The processes and mechanisms of the California law enforcement sector (police and sheriffs departments, California highway patrol, district attorneys, attorney general) are entirely secret by law and beyond the reach of public records law.
Information about specific peace officers is also off-limits according to a 1978 law, except in court-controlled discovery by a criminal defendant or by a civil plaintiff suing for an officer's alleged misconduct or excessive force. On August 31 2006, the California Supreme Court ruled that the public does not have access to police discipline records filed during administrative appeals, including the names of officers who have been terminated, unless the officers waive their rights to privacy (Copley Press Inc vs. Superior Court of San Diego). Yet all other state and local government employees are subject to the California Public Records Act that allows their disciplinary records on significant wrongdoing after a complaint investigation to become open, but retaining confidentiality for minor complaints or those that are found baseless. In a civil trial, any police record of an accused is considered in the proceedings during trial and the sentencing. There must not be a double standard of justice for police and the general public. This is particularly important for minority citizens who are often targeted multiple times by specific police e.g. use of extreme force; intimidation; entrapment; general abuse. Public police disciplinary hearings and disclosures would ENSURE that police rules were actually obeyed, and that the proceedings are transparent.
Meetings (face to face or electronic) dealing with wages and compensation for services rendered in all California publically funded organizations and institutions need to be open to the public to allow public comment. The Ralph M Brown Act must be enforced in all sectors of government. Currently, the Bagley-Keene Act allows the UC Regents to conduct closed meetings in regard to appointment, employment, performance, compensation or dismissal of university employees: this must be repealed. Sweetheart deals and "old boy" networks give the impression of impropriety.
It is also unacceptable public policy to permit secret deals that conceal evidence of dangers to the public.
Amend the California Public Records Act of 1978 to conform to the federal Freedom of Information Act relative to law enforcement confidentiality: that is, release of closed case files, withholding only matters of personal privacy, confidential informant identities, procedures, or guidelines, or facts whose release could endanger a person's safety.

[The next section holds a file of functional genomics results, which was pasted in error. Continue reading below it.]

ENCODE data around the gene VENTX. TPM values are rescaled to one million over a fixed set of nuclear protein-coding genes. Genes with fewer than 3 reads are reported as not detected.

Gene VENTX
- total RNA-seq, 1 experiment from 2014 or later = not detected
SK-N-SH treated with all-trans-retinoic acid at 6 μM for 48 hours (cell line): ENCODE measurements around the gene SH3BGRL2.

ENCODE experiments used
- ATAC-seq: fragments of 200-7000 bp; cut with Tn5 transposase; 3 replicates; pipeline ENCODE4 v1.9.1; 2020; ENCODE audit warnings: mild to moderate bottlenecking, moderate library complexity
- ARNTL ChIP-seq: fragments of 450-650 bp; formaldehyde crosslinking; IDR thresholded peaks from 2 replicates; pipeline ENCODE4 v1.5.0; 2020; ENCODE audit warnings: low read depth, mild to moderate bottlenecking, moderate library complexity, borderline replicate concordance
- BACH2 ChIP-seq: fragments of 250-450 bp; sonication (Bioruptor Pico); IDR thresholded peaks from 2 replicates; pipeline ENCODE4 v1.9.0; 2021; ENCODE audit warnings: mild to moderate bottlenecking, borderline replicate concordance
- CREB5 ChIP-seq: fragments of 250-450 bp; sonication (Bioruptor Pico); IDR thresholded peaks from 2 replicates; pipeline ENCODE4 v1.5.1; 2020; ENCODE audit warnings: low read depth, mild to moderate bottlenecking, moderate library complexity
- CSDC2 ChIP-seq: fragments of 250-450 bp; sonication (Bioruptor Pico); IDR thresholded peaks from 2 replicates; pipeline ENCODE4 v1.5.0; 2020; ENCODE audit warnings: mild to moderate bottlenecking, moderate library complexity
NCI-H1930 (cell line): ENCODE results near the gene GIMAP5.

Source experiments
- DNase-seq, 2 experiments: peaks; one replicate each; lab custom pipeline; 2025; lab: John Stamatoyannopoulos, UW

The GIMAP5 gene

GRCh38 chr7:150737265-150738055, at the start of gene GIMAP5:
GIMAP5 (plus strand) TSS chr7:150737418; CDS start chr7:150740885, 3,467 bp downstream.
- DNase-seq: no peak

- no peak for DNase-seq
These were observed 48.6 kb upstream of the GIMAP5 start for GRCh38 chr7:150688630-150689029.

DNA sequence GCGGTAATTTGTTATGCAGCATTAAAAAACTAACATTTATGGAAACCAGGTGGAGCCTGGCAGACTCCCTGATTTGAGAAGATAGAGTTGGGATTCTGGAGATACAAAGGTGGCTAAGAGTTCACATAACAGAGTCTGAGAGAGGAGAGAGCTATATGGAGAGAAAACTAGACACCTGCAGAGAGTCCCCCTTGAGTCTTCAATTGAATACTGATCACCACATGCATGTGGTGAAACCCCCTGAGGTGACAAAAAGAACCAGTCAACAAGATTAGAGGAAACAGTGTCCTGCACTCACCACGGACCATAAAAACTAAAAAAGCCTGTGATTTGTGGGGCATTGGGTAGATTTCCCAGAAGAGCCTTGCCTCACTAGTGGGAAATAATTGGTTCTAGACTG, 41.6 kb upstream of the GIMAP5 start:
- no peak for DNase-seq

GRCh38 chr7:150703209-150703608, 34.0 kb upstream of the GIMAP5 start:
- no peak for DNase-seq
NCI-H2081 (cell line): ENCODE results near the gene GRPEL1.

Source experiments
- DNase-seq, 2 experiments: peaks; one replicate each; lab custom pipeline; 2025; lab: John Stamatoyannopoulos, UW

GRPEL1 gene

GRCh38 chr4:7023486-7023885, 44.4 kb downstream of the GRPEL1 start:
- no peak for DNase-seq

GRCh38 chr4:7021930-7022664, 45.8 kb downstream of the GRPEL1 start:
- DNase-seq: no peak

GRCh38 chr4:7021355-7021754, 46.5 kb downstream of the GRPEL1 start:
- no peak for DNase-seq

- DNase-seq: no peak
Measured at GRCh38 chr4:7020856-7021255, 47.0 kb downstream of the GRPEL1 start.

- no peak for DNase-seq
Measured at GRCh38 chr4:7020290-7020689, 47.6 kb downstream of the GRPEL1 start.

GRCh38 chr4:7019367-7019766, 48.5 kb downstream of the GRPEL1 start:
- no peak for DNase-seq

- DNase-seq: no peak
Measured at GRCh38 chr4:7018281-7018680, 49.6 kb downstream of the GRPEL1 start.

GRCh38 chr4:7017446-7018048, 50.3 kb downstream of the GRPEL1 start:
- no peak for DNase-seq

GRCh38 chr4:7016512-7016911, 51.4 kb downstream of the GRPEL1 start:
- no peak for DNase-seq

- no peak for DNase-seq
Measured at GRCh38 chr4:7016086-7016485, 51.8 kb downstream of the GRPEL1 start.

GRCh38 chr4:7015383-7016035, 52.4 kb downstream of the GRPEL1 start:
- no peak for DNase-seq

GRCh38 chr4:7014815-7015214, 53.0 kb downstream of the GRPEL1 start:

Repeal the secrecy provisions of the 1978 Act and place peace officers under the same "bad apple" disclosure standard as other state government workers. Those entrusted with deadly force and the authority to detain, question, investigate, and arrest their fellow citizens need to be at least as publically accountable for serious wrongdoing as others in state public service.
Support any appeal of the California Supreme Court decision of August 31 2006 in the case of Copley Press Inc vs. Superior Court of San Diego
Consider the past record of an accused police officer during police disciplinary hearings that must also be made public to verify any failure of self-policing.
Identify problem police officers in public Police Commission Reports e.g. those involved in multiple shootings, in beatings of prisoners, and in violent and non-consensual acts (including on fellow officers); all who had disciplinary action; officer witnesses to fellow officer violence or non-consensual acts who did not protest or attempt to stop the violence or acts; and those who entrap/frame Lesbian, Gay, Bisexual, and Transgender people for sexual "offences" or who entrap gang members by pushing drugs.
Identify in public Police Commission Reports police officers who accept bribes and gifts, steal drugs, and push drugs.
Mandate that meetings (face to face or electronic) dealing with wages and compensation for services rendered in all publically funded organizations and institutions must be open to the public with at least one month's notice, for example, for state universities, the University of California, Prisons, State Agencies, State Committees. The Ralph M Brown Act must be enforced in all sectors of state Government. Currently, the Bagley-Keene Act allows the UC Regents to conduct closed meetings in regard to appointment, employment, performance, compensation or dismissal of university employees: this must be repealed.
Mandate that all information pertinent to the safety of the public relative to commercial products (like drugs, pesticides, foods, animals, and crops) and industrial facilities (like settlements for damage to the environment or to injured people) be public information. Judges must not grant secrecy protection relative to commercial products and industrial facilities where public safety is involved even when lawyers of both sides are agreeable.
Support the repeal of Title 5 United States Code Section 552 c (1) (B). The GPCA supports legislation that requires law enforcement to notify the people to be investigated.